Exterior of the Schocken department store in Chemnitz, Germany

Schocken Department Store

Originally built in 1930, the visually striking Schocken department store in Chemnitz, Germany was converted into a museum in 2001. This required extensive renovation, with its exterior windows needing to be reglazed using historically accurate glass with solar protection and heat insulation.


When the nine-story Schocken department store was first built in the Eastern German city of Chemnitz in 1930, it was one of modernist architect Erich Mendelsohn’s finest achievements. The windows were particularly eye-catching, with bands of glass stretching around the curved structure. The store was renovated between 2011 and 2014 to become Saxony’s State Museum for Archaeology, which demanded a rethink of how its glass features could benefit the new building while maintaining the memorable look of an iconic landmark.
Night view of the Schocken department store in Chemnitz, Germany


The planned museum premises were set to house large artifacts, with natural light controlled in order to present them at their most impressive. This meant the windows would play a vital role in the functionality of the building, paying particular attention to the original esthetic style of Mendelsohn’s architectural vision. Meanwhile, solar protection and heat insulation also needed to be addressed, with strict adherence to modern-day energy efficiency standards.


Authentic glazing for the iconic bands of windows on the front of the building was achieved using SCHOTT TIKANA® restoration glass. Manufactured using the traditional Fourcault process, not only does this colorless, machine-drawn glass closely resemble historic glass in its irregular surface and low thickness, but it also offers high transparency, with 91% light transmission and 100% color rendering. Inside, TIKANA® glass insulating units replaced the single glazing on the lateral stairways to boost energy efficiency.
Day view of the Schocken department store in Chemnitz, Germany

The new glazing needed to provide solar protection and heat insulation

Interior of the Schocken department store in Chemnitz, Germany

The windows are key to the architecture of this historically significant building

Aerial nighttime view of the Schocken department store in Chemnitz, Germany

TIKANA® glass was chosen for its high transparency and period authenticity

Strong insulation inside and out

To achieve high levels of insulation for the building, TIKANA® glass was customized with matte sandblasting and 8 mm-thick spaces between panes of TIKANA® and float glass filled with krypton. Laminated security glass replaced float glass in vulnerable areas to protect against burglary, with the gaps between panes filled with argon. Since the museum’s precious artifacts could also be subjected to harmful radiation, a solar coating was also applied to the exterior panes to protect the new assets.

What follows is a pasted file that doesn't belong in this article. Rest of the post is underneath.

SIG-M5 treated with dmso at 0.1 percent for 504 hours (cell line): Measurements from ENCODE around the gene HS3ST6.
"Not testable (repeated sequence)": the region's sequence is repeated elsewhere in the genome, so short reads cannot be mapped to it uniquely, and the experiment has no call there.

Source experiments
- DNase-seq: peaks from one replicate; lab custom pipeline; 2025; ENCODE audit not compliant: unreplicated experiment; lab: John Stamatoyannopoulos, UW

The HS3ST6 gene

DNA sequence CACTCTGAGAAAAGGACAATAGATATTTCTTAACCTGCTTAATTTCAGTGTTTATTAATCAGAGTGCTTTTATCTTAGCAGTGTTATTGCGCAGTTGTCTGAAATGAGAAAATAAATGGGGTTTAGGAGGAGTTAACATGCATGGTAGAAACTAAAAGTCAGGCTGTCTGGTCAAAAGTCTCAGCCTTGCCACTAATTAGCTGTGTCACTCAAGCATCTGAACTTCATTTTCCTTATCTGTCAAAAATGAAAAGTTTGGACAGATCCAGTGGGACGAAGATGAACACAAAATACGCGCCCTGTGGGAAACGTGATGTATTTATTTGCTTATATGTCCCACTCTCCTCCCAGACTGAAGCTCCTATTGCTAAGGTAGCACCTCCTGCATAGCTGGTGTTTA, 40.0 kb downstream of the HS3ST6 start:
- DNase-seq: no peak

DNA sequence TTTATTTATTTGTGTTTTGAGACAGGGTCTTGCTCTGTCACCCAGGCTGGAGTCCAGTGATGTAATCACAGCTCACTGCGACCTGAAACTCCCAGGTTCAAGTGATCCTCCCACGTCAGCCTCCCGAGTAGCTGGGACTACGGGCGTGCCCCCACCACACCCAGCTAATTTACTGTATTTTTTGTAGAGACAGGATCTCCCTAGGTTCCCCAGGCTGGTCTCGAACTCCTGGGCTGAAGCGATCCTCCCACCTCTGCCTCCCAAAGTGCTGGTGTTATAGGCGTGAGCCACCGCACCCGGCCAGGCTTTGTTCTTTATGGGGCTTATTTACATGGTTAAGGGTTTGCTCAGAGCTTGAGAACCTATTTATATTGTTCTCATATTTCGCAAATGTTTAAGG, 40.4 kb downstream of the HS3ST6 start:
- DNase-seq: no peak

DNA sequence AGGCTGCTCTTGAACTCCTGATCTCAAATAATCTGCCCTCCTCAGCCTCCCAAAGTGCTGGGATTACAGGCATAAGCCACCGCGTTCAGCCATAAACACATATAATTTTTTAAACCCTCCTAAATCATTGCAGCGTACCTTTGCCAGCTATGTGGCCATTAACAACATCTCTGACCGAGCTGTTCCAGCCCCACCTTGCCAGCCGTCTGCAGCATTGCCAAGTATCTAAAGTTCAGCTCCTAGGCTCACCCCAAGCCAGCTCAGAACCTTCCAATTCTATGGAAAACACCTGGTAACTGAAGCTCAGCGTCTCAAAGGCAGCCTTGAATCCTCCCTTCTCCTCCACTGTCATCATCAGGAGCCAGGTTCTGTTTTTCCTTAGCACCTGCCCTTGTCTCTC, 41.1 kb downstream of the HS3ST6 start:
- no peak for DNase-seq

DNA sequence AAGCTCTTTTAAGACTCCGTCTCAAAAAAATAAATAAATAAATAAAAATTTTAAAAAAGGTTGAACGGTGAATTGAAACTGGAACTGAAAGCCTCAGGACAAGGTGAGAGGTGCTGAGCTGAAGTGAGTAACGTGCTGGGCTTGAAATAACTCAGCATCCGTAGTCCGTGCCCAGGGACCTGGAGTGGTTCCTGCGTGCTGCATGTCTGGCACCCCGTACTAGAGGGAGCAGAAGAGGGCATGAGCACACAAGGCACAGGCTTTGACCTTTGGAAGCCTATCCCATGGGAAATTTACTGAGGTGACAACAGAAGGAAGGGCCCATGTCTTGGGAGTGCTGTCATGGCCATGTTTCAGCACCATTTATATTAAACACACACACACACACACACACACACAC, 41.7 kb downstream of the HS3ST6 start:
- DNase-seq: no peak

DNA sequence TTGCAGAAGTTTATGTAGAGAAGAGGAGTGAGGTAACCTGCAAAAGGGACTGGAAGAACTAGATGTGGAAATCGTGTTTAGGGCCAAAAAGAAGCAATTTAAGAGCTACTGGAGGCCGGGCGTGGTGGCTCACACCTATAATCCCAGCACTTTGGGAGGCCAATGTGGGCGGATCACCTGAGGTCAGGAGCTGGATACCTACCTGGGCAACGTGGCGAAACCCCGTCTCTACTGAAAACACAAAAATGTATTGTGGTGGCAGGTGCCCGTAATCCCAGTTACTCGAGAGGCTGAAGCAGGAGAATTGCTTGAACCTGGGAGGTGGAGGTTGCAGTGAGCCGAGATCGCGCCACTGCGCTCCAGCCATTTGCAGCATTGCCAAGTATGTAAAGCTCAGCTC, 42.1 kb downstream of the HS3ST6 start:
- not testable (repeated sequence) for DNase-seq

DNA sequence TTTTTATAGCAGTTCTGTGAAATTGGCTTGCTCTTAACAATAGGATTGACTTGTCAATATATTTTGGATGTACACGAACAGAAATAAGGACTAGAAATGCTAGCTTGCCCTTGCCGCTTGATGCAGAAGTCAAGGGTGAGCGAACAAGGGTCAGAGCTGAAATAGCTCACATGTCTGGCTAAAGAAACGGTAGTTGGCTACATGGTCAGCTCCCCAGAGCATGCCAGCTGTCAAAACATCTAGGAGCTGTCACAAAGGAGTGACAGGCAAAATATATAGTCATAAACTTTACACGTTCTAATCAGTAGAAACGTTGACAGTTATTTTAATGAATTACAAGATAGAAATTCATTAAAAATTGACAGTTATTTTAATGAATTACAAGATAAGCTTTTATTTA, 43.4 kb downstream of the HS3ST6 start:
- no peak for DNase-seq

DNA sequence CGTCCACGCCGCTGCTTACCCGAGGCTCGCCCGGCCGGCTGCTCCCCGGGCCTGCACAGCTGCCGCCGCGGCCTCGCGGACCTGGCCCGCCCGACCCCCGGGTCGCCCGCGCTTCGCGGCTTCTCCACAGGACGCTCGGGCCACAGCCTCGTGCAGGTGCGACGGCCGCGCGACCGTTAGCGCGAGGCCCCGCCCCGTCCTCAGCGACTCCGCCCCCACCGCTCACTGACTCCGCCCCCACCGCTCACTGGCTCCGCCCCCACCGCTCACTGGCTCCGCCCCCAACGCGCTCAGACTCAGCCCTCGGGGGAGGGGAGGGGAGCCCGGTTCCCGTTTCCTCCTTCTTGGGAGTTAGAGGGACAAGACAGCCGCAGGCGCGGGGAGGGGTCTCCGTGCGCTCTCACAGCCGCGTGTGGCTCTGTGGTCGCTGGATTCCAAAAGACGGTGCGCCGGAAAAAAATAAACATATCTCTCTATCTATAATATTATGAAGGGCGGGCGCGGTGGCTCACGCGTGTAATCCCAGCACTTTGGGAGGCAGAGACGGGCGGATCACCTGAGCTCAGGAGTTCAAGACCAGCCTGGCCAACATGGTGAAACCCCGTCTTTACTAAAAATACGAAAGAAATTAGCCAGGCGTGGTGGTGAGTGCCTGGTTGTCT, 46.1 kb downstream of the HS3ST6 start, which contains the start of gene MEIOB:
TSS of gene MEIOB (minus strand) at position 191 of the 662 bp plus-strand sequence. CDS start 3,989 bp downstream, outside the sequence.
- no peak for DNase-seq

An architectural marvel

As well as providing functional benefits to the renovated interior, the museum’s exterior wowed visitors when it opened in May 2014. Both the public and the industry were highly impressed. Mary Pepchinski, of the magazine Architectural Record, commented: “Encountering the recently renovated early-20th-century landmark will be a revelation, even for those familiar with it. The restored curved facade, with its ribbon windows and limestone spandrels, seems to float above the fully glazed ground floor, forming an arresting backdrop to a busy intersection in this central German city.”
Prof. Uwe R. Brückner, Atelier Bruckner Design
A rare but all the more successful cooperation between curators, architects and scenographers with an exemplary result.

Used materials & similar products

SCHOTT TIKANA® is ideal for restoration projects thanks to its low thickness (down to 4 mm) and slightly irregular surface that replicates period glazing. High transparency, the option for enhanced UV protection, and the potential to be used alongside float glasses for double glazing are among its other benefits.
Sabine von Schorlemer, Saxon State Minister for Science and the Arts
The museum will strengthen Saxony as a land of culture; Chemnitz gets a museum that plays in the same league as our national art collections in Dresden.

A multi-team triumph for German architecture

This complex project was achieved through the close collaboration of a number of expert companies. Working from a vision by Erich Mendelsohn, one of the most important architects of the 20th Century, SCHOTT joined up with a glass engineering company, a glass processing firm, and an extensive team of architects to deliver a building that’s now one of Germany’s top architectural attractions.

Glass made by

Glass structural engineer
Glasfaktor Ingenieure GmbH, Dresden

Glass processor
Flachglas Sachsen GmbH, Grimma

ARGE Kaufhaus Schocken
Knerer und lang Architekten GmbH

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